School Closures Up For Vote; Parents Wait

By Andrea Smardon

View BPS Redesign and Reinvest Plan in a larger map
See how the proposed changes affect the city's different neighborhoods. Red pins show closures and blue pins show mergers. Click each pin for more detail. (Jess Bidgood/WGBH)

Dec. 15. 2010

BOSTON -- The Boston Public School Committee is scheduled to vote Wednesday evening on a plan that would close 9 schools, while merging and expanding others.  Faced with a budget deficit for the upcoming year; the closures proposed by superintendent Carol Johnson are projected to save the district more than $10 million.  But parents and teachers argue that the disruption caused by the moves will not be worth the savings.

Parents implored the School Committee not to close the Agassiz School at a committee meeting at English High School on Dec. 7. (Jess Bidgood/WGBH)

It was standing room only at last week’s Boston Public School Committee meeting. Parents, teachers, students and school staff filled the auditorium – over 100 of whom signed up to give testimony.

The vast majority of those who did speak, including Wayne Wilson of Roslindale, implored the committee not to close their local schools.

“I’m not giving this up without a fight.  It’s too important for my family, your family and the families that were created in these schools,” Wilson said.

Wilson is father to Tommy - a boy with autism who attends preschool at Louis Aggasiz Elementary in Jamaica Plain.  Wilson says his son is doing well there. He’s learning to sign, make eye contact, and connect with people.   But he doesn’t want his son’s progress to end, and he says the school created a class for Tommy’s needs to be met.

“We were placed there due to the fact that there wasn’t anything else in the West District.  Is my Tommy supposed to go on a bus across town being nonverbal for an hour and a half? It doesn’t make any sense,” Wilson said.

Agassiz Elementary is one of nine schools slated for closure.  It’s part of superintendent Carol Johnson’s plan to consolidate resources by closing, merging and expanding schools.

Like Wilson, parents and school staff tried to convince the school committee that forcing students to change schools would set them back academically and socially – particularly special education students and English Language Learners.

Marissa Serrette, a student at Brook Farm Academy, doesn't want to see her school merge with another. (Jess Bidgood/WGBH)

They were concerned about safety, longer bus rides, and limited school choices. And they pointed out that Blacks and Hispanics are disproportionately represented in the closed schools.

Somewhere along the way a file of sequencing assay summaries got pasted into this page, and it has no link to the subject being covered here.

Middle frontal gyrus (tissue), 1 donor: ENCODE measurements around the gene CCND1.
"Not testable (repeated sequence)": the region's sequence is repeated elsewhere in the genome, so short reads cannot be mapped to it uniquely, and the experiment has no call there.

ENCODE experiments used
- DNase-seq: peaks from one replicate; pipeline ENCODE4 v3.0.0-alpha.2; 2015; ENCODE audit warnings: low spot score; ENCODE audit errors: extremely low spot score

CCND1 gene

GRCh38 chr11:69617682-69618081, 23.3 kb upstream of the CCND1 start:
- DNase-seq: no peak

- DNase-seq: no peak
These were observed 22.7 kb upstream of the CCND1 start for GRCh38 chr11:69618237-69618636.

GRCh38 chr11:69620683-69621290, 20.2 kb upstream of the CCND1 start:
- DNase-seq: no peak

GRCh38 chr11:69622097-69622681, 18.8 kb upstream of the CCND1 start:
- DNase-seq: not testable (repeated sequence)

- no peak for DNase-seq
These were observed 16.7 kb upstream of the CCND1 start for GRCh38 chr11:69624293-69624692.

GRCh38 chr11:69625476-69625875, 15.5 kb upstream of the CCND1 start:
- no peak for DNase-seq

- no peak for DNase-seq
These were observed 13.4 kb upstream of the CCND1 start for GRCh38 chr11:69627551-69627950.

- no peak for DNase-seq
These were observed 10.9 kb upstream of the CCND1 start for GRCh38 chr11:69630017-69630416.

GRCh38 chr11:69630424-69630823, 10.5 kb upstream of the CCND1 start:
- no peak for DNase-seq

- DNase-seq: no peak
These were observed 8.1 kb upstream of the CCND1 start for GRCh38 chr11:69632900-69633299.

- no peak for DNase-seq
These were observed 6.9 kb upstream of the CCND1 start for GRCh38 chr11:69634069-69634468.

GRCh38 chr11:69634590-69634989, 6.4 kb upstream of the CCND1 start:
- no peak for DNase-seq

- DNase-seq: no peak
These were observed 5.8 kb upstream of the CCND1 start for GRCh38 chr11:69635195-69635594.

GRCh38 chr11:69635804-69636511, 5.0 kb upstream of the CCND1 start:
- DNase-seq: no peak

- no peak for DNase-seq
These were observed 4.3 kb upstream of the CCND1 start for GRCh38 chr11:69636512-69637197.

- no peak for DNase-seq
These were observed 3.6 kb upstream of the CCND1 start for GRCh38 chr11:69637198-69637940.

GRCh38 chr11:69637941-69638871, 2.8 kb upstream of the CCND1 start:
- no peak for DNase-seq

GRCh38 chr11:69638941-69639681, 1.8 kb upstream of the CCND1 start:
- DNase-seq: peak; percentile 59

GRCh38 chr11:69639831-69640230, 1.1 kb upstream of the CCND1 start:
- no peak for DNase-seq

Speaking in her office this week, Superintendent Carol Johnson acknowledged the hardship for the communities affected.

“We know this can be disruptive, we know if can be unsettling, and we know we have to provide added support to students, families and to staff as we go through this very difficult transition with these changes and our overall budget,” Johnson said.

According to Johnson, there are 5600 empty seats scattered around the school district, which cost schools and taxpayers millions of dollars.  But Boston Teacher’s Union president Richard Stutman says the disruption in education caused by shutting schools and redistricting is not worth the money saved.  Stutman says $10 million is a drop in the bucket, when you consider the district has a $63 million shortfall.

“We’re making a decision that will disrupt thousands of children to save a few dollars.  If it were just an academic decisions that would be a diff. animal, but this is economic,” Stutman said.

Stutman also wants to know why it’s those schools on the chopping block. “I think you have to have reason for doing it, closing one versus another and I’m not sure the superintendent has met that test,” Johnson said.

Over 100 people hoped to speak at the last BPS committee meeting before their Dec. 15 vote on a proposal to shutter schools. (Jess Bidgood/WGBH)

Johnson says the schools targeted for closure were not performing well academically.  She says it was a tough decision but she had to weigh the needs of all the students in the school system against the inconveniencing of a few. 

“If we continue with business as usual then we won’t have the resources to provide any school with the resources that they need,” Johnson said.

She says the school system needs permanent, structural change to thrive. “We’re hoping to put in some permanent reductions, that reduce the amount of budget cutting we have to do every year, where we’re nibbling at the edges or cutting across the board, not in strategic ways, but where we’re nibbling away at the quality of the academic programs in general.”

The downsizing of Boston public schools comes at a time when charter schools are expanding.  The teachers union passed out flyers at last week’s committee meeting accusing the superintendent and the mayor of making secret deals to lease the closed facilities to charter schools.  Johnson denied that any real estate deals were made, but did not rule out the possibility that charter schools would make use of the closed buildings.

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